Recruiting is no easy task. Your inbox is probably flooded with potential candidates who are vying for an open position in your company, and it can get quite overwhelming to receive and review so many CVs. As a recruiter, your job is to sift through potential candidates, analyse their backgrounds and skills, and determine if they will be an asset to the company.
When you hire someone, you are essentially placing your trust in them to represent your company well regardless of their level of seniority. For the first step of the hiring process, you only have a piece of paper to determine if this candidate is worth your time. How should you choose the right person?
Because recruiting is among many other responsibilities, time is of the essence. Reading through every CV that lands in my inbox is simply out of the question. So, I tend to gravitate towards CVs that are short, ideally those that land within one page.
The main purpose of a CV is for the candidate to share their work experience and the impact that their work had on the company. CVs that are concise tend to focus on the most important aspects of the candidate’s background, which will give you an idea of what the candidate has to offer.
Some CVs appear to show an extensive background and multiple positions, but the candidate may not have presented the impact of their work. To me, this implies that they want to be told what to do. They want to follow a program instead of taking initiative to make things happen.
Recruiters always want to hire someone who will bring life to a position and take initiative. Nobody wants a robot who waits for commands. So, keep an eye out for candidates who present projects that made an impact on their company. These people are leaders in the making.
Obviously, no one would explicitly express that they took initiative on a project. So, how can you recognize if someone went outside of their comfort zone and stepped up to do something out of their volition?
I recently received a very impactful CV. In three main points, this candidate clearly stated what she did in her previous position. These three statements contained strong verbs that detailed her roles and tasks. Within the next two lines, the candidate defined her role, projects, and impact of her work.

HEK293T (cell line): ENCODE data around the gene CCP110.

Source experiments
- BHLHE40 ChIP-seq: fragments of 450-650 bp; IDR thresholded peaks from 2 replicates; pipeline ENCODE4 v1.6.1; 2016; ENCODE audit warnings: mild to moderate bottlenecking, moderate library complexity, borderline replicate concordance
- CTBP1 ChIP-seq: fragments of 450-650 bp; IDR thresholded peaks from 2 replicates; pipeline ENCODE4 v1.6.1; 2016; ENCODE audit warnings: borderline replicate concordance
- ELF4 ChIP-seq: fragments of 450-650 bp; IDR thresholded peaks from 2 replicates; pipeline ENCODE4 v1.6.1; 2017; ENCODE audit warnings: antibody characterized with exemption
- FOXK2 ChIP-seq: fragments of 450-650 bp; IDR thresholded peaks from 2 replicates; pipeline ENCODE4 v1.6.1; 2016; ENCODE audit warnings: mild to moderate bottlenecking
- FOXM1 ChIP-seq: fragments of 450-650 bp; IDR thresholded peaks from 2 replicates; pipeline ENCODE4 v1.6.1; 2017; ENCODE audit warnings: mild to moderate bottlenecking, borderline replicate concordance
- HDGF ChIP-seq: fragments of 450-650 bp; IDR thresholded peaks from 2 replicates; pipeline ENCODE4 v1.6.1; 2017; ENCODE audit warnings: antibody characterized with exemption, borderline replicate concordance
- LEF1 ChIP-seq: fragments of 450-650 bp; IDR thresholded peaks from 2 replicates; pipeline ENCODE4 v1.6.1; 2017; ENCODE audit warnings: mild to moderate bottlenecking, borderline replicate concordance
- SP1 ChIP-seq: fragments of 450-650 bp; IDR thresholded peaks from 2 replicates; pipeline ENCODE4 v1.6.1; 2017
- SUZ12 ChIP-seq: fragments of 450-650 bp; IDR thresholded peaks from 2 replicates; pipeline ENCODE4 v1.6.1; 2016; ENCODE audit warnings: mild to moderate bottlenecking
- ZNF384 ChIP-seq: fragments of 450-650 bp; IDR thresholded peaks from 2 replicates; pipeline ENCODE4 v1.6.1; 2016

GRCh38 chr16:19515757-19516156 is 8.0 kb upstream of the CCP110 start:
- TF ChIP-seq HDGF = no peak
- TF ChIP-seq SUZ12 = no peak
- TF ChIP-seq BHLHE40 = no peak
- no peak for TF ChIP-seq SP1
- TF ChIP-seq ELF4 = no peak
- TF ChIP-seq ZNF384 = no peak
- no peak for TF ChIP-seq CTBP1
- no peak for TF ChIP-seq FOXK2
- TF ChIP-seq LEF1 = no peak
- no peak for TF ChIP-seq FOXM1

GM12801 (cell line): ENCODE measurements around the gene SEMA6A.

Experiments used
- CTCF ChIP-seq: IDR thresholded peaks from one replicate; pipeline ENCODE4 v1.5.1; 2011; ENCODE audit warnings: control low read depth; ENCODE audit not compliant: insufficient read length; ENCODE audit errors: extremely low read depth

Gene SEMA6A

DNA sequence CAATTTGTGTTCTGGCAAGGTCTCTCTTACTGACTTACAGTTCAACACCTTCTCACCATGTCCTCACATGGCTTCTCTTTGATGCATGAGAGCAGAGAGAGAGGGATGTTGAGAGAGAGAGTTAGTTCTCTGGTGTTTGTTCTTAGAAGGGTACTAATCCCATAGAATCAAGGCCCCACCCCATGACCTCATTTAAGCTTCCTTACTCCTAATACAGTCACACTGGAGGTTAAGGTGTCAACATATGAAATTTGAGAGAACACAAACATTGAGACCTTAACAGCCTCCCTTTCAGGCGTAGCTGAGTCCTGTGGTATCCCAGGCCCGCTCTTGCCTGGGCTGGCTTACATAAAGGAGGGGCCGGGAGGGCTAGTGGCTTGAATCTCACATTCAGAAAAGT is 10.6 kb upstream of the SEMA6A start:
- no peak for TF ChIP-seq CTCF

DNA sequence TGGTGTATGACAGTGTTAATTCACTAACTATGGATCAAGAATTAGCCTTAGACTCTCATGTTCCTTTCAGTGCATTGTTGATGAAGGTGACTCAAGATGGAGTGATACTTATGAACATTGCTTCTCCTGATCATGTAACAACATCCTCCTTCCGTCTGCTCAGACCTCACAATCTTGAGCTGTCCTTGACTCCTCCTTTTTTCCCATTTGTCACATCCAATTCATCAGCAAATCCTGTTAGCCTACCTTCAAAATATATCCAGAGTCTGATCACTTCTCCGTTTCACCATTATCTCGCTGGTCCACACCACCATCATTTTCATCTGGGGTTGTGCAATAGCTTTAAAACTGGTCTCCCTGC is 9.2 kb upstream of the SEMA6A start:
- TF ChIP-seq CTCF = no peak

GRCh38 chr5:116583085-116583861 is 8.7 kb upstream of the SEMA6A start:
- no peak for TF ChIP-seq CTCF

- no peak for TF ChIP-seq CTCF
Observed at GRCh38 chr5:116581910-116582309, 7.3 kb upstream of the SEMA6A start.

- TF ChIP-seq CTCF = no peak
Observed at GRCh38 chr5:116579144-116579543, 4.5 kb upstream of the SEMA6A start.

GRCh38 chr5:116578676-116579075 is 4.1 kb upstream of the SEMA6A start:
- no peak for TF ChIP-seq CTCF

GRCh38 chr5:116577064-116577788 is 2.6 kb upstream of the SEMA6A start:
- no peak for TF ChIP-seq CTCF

I was excited about this candidate because this CV portrayed someone who does not add fluff or jargon to make her sound unnecessarily skillful. Instead, she presented herself clearly and chose verbs that illustrate her work and impact on the company. She also presented hard data to show how her work evidently affected the company for the better.
CVs that use a lot of clichéd phrases and words are essentially a waste of time. Everyone can use words like “passionate” or “enthusiastic”, but it does not clearly show the skills you possess and the impact you have made in your previous roles. Always look for CVs that highlight relevant contributions and back these up with numbers.
Lengthy CVs tend to include unnecessary jargon that may only end up confusing you. Steer clear from any CV that appears to be a copy-and-paste project from another generic CV. Instead, choose CVs that paint a clear picture of who the candidate is, what the person has done, and what they could potentially offer to your company.
As for work background, it may seem logical to hire someone who has worked in a very established company because the candidate would have been formally trained in many areas for their field of work. However, I usually prefer to hire someone who comes from a start-up company or someone who has worked on new initiatives/projects because this requires the candidate to problem-solve in a realistic setting where formal systems may not already be present.